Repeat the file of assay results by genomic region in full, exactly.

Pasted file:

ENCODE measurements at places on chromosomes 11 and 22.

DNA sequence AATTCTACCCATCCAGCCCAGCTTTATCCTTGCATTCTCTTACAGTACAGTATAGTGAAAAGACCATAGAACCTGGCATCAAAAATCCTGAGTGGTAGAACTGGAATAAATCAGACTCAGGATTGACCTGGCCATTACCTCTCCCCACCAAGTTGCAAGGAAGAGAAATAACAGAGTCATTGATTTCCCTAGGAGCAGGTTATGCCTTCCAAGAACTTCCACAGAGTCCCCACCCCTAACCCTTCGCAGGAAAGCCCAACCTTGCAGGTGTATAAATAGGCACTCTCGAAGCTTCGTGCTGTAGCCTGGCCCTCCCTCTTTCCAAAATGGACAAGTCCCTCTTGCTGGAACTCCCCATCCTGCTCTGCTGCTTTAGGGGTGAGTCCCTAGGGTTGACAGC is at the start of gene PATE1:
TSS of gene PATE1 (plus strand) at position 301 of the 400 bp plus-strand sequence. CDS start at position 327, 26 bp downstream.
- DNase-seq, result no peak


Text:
ENCODE measurements at places on chromosomes 11 and 22.

DNA sequence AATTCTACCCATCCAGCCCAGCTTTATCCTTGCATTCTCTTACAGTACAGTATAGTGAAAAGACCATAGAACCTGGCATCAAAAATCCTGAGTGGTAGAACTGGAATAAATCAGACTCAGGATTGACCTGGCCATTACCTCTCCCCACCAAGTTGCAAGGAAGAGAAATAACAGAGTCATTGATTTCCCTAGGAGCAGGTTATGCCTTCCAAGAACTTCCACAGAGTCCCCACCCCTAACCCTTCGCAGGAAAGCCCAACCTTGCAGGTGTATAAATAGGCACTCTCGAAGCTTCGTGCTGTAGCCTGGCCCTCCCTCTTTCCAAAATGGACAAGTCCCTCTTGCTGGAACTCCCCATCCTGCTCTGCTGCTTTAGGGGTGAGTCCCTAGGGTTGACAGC is at the start of gene PATE1:
TSS of gene PATE1 (plus strand) at position 301 of the 400 bp plus-strand sequence. CDS start at position 327, 26 bp downstream.
- DNase-seq, result no peak